Once you get the steel to the highest level of finish you can with the machines, files, or stones available to you, that's when you switch to paper.  Before I got a belt grinder, that was by using a 36 grit hard wheel on an angle grinder followed by a 120 grit flap wheel on the angle grinder followed by standard push filing with the biggest file I could find (usually a 14" long angle lathe file) followed by drawfiling with progressively smaller files, as the smaller the file the finer the teeth in general.  You can get all kinds of files, but that's a different thread we've done before...  anyway, by the time you have a nice drawfiled surface with a 6" mill bastard, you can start hand sanding.  It's even better if you drawfile with a 6" mill smooth.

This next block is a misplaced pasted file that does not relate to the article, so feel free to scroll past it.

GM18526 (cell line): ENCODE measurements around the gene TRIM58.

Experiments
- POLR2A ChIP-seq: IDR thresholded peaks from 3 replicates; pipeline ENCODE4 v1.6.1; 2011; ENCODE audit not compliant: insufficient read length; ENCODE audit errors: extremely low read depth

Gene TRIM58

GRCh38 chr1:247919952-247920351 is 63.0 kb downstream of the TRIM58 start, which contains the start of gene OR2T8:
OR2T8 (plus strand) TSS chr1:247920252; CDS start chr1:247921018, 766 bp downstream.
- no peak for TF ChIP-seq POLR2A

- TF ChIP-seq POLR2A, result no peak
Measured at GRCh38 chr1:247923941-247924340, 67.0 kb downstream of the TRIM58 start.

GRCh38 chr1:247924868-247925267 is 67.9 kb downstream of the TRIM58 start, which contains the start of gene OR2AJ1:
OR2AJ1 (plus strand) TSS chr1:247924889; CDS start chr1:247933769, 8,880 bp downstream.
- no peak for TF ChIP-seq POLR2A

Silicon Carbide (SiC) wet-or-dry is great.  But it's expensive, and the coarse grits don't last long.  One of the current favorites for lower grits is Rhynowet Redline Aluminum Oxide paper. It has a tough rubberized paper back that doesn't slip much, and if used wet it lasts about twice as long as the expensive 3m SiC black paper from the auto parts store.  Once you get above 600 grit, the SiC papers shine.  If you can find it, Norton Black Ice SiC is awesome.  Leaves a noticeably better finish than cheaper papers, if you do your part.  But the biggest part of getting a good finish with paper (or stones, or belts, or anything, really...) is technique.  But like everything else, you do sort of get what you pay for.  Cheap paper is cheap for a reason, usually poor adhesives, poorly screened abrasives, or both.